* S&P 500 futures off 5%, hit limit down

* Asian shares under water, oil falls again

* US 10-year bond yield drops to 0.80%

* More countries shut businesses, tell people to stay home

By Wayne Cole

SYDNEY, March 23 (Reuters) – Asian shares slid on Monday as more countries all but shut down in the fight against the coronavirus, threatening to overwhelm policymakers’ frantic efforts to cushion what is clear to be a deep global recession.

In a taste of the pain to come, E-Mini futures for the S&P 500 dived 5% at the open to be limit down.

MSCI’s broadest index of Asia-Pacific shares outside Japan lost 2%, with South Korea badly hit.

Japan’s Nikkei added 0.8%, perhaps aided by expectations of more asset buying by the Bank of Japan, but the commodity-heavy Australian market shed 5%.

Oil was not far behind as mass bans on travel worldwide crushed demand for fuel.

Airlines cancelled more flights as Australia and New Zealand advised against non-essential domestic travel, the United Arab Emirates (UAE) halted flights for two weeks and Singapore and Taiwan banned foreign transit passengers.

Brent crude futures slid $1.68 to $25.30 a barrel, while U.S. crude shed $1.01 to $21.62.

Analysts fear the collapse in oil and other commodity prices will set off a deflationary wave making it harder for monetary policy easing to gain traction as economies shut down.

Nearly one in three Americans were ordered to stay home on Sunday to slow the spread of the disease, while Italy banned internal travel as deaths there reached 5,476.

U.S. President Donald Trump went on TV to approve disaster deceleration requests from New York and Washington, while St. Louis Federal Reserve President James Bullard warned unemployment could reach 30% unless more was done fiscally.

U.S. stocks have already fallen more than 30% from their mid-February and even the safest areas of the bond market experiencing liquidity stress as distressed funds are forced to sell good assets to cover positions gone bad.

WAITING ON THE DISEASE

“It would be a brave, or foolish, man to call the bottom in equities without a dramatic medical breakthrough,” said Alan Ruskin, head of G10 FX strategy at Deutsche Bank.

Also needed would be evidence that China could re-emerge from the virus without reigniting infections, and that other major economies had hit inflection points for infection rates, he added.

“Even were social distancing to subside at the earliest plausible dates in Europe and the U.S., it will have done extraordinary damage to confidence in a host of key sectors,” Ruskin said.

The mounting economic toll led to a major rally in sovereign bonds late last week, with efforts by central banks to restore liquidity in the market allowing for more two-way trade.

Yields on the benchmark U.S. 10-year note were down at 0.80%, having dived all the way to 0.84% on Friday from a top of 1.28%.

In New Zealand, the central bank announced its first outright purchase of government paper aiming to inject much-needed liquidity into the local market.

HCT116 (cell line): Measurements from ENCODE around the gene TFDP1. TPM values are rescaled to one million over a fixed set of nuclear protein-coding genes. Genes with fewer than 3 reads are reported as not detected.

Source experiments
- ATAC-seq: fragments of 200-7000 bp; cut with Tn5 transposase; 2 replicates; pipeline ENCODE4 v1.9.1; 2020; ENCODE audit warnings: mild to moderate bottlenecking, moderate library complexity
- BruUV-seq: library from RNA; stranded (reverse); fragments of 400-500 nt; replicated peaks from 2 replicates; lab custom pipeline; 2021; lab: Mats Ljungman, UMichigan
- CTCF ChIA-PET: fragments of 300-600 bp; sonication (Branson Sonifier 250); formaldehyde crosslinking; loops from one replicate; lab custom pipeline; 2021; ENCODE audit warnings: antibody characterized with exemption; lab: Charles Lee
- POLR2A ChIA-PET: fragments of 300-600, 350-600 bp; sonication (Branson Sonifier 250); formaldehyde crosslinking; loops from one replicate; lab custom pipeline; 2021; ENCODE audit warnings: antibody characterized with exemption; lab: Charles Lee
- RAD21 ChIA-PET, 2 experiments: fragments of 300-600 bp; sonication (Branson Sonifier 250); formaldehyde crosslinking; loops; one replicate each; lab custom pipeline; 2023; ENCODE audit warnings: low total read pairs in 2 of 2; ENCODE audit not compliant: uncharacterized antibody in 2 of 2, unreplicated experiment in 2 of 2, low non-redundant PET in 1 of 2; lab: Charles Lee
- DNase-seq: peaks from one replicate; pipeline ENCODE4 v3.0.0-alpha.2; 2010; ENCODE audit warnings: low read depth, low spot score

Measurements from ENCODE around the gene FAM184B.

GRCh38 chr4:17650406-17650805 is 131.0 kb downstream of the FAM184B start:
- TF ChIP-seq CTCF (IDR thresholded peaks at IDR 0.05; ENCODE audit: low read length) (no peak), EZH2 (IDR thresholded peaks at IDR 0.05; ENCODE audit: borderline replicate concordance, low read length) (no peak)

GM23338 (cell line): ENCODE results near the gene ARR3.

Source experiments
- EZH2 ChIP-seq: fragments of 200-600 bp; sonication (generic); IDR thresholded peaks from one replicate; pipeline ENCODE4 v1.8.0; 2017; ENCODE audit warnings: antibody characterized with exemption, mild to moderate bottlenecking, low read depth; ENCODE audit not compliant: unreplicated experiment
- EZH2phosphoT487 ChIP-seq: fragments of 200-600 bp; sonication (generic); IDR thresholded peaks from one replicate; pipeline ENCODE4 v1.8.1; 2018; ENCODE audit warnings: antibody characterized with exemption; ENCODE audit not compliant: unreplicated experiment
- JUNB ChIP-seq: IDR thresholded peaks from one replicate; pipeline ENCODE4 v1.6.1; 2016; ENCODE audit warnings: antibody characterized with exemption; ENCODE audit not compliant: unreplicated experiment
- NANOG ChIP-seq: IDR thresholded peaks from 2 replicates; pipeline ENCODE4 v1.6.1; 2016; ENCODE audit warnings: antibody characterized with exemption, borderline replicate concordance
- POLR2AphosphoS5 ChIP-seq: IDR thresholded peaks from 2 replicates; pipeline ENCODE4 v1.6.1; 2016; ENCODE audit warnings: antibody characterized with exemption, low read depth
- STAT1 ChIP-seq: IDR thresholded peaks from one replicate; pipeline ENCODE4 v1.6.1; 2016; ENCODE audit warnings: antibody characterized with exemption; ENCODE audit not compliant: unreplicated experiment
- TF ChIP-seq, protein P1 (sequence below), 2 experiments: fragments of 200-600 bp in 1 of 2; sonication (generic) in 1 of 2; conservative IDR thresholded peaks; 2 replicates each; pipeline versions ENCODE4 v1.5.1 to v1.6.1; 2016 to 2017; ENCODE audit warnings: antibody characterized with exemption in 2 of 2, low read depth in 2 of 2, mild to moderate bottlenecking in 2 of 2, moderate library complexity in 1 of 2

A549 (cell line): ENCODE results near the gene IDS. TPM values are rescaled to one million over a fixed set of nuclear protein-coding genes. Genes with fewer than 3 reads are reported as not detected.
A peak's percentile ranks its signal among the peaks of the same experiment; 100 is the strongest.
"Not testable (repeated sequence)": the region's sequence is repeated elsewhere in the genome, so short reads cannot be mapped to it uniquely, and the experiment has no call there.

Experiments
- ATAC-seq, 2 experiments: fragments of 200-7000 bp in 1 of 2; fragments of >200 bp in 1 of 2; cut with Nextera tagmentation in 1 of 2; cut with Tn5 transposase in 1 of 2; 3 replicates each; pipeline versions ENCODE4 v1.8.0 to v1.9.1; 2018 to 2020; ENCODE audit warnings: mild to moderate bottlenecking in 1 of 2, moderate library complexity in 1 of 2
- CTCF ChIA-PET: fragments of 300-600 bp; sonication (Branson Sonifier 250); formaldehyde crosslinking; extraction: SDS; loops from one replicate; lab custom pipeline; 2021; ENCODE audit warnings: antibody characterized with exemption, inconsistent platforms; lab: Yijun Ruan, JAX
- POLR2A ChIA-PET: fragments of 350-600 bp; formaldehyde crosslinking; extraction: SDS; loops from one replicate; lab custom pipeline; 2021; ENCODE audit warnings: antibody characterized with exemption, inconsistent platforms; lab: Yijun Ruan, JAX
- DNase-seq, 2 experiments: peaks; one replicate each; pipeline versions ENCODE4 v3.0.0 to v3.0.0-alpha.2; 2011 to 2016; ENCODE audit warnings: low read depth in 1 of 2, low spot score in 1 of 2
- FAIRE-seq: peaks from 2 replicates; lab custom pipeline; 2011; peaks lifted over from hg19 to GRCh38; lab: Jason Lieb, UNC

In currency markets, the first instinct on Monday was to dump those leveraged to global growth and commodity prices, sending the Australian dollar down 0.8% to $0.5749.

The U.S. dollar started firm but took a step back after partisan battles in the U.S. Senate stopped a coronavirus response bill from advancing.

The dollar eased 0.4% to 110.43 yen, while the euro recouped losses to be flat at $1.0692.

Against a basket of currencies the dollar was still a fraction firmer at 102.510.

The dollar was a major gainer last week as investors fled to the liquidity of the world’s reserve currency, while some funds, companies and countries sought more cash to cover their dollar borrowings.

“The ‘dash for cash’ will remain a key driver of currency markets this week,” said Kim Mundy, a currency strategist at CBA.

“We expect strong USD demand to continue to cause liquidity problems and keep volatility elevated. Direct intervention by central banks in currency markets to reduce market dysfunction is possible.”

The steady rise in the dollar undermined gold, which slipped 0.3% to $1,493.83 per ounce.

Source: Read Full Article

Categories
Business

New York order spooks Wall Street, offsets calm from policy efforts

NEW YORK (Reuters) – Wall Street retreated on Friday after New York ordered residents to stay home, rattling investors who had welcomed this week’s fiscal and monetary measures to counter the coronavirus shock and help revive the safe-haven appeal of bonds and gold.

Gold rose more than 3% at one point as it regained a bit of its flight-to-safety luster and the yield on U.S. Treasuries fell as emergency measures aimed at stabilizing financial markets briefly took hold after days of sharp volatility.

The dollar staged a furious rally this week as investors scrambled to obtain cash, rising 4.32% in the biggest weekly gain since the 2008 financial crisis. The policy efforts helped staunch the steep nosedive in global equity markets.